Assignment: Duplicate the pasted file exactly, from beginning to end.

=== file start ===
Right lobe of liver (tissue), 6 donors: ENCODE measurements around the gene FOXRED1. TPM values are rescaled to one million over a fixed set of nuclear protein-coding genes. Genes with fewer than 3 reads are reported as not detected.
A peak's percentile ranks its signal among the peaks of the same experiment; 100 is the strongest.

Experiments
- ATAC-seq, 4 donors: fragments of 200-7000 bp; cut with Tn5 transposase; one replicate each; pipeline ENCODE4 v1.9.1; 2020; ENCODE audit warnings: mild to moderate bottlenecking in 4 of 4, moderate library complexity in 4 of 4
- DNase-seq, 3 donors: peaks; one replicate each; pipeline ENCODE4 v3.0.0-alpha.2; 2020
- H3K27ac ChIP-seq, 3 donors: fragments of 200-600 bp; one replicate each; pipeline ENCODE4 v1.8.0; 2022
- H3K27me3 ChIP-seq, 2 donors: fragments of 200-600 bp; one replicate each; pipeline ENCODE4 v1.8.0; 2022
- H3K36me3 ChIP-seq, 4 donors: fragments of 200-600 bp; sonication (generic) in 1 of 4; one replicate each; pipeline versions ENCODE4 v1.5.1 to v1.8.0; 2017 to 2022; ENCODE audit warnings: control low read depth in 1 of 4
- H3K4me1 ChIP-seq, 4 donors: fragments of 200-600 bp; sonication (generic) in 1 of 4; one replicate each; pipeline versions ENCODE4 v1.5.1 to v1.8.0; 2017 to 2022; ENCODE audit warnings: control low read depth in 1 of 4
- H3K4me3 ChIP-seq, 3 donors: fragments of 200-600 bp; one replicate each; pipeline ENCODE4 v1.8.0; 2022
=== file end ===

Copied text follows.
Right lobe of liver (tissue), 6 donors: ENCODE measurements around the gene FOXRED1. TPM values are rescaled to one million over a fixed set of nuclear protein-coding genes. Genes with fewer than 3 reads are reported as not detected.
A peak's percentile ranks its signal among the peaks of the same experiment; 100 is the strongest.

Experiments
- ATAC-seq, 4 donors: fragments of 200-7000 bp; cut with Tn5 transposase; one replicate each; pipeline ENCODE4 v1.9.1; 2020; ENCODE audit warnings: mild to moderate bottlenecking in 4 of 4, moderate library complexity in 4 of 4
- DNase-seq, 3 donors: peaks; one replicate each; pipeline ENCODE4 v3.0.0-alpha.2; 2020
- H3K27ac ChIP-seq, 3 donors: fragments of 200-600 bp; one replicate each; pipeline ENCODE4 v1.8.0; 2022
- H3K27me3 ChIP-seq, 2 donors: fragments of 200-600 bp; one replicate each; pipeline ENCODE4 v1.8.0; 2022
- H3K36me3 ChIP-seq, 4 donors: fragments of 200-600 bp; sonication (generic) in 1 of 4; one replicate each; pipeline versions ENCODE4 v1.5.1 to v1.8.0; 2017 to 2022; ENCODE audit warnings: control low read depth in 1 of 4
- H3K4me1 ChIP-seq, 4 donors: fragments of 200-600 bp; sonication (generic) in 1 of 4; one replicate each; pipeline versions ENCODE4 v1.5.1 to v1.8.0; 2017 to 2022; ENCODE audit warnings: control low read depth in 1 of 4
- H3K4me3 ChIP-seq, 3 donors: fragments of 200-600 bp; one replicate each; pipeline ENCODE4 v1.8.0; 2022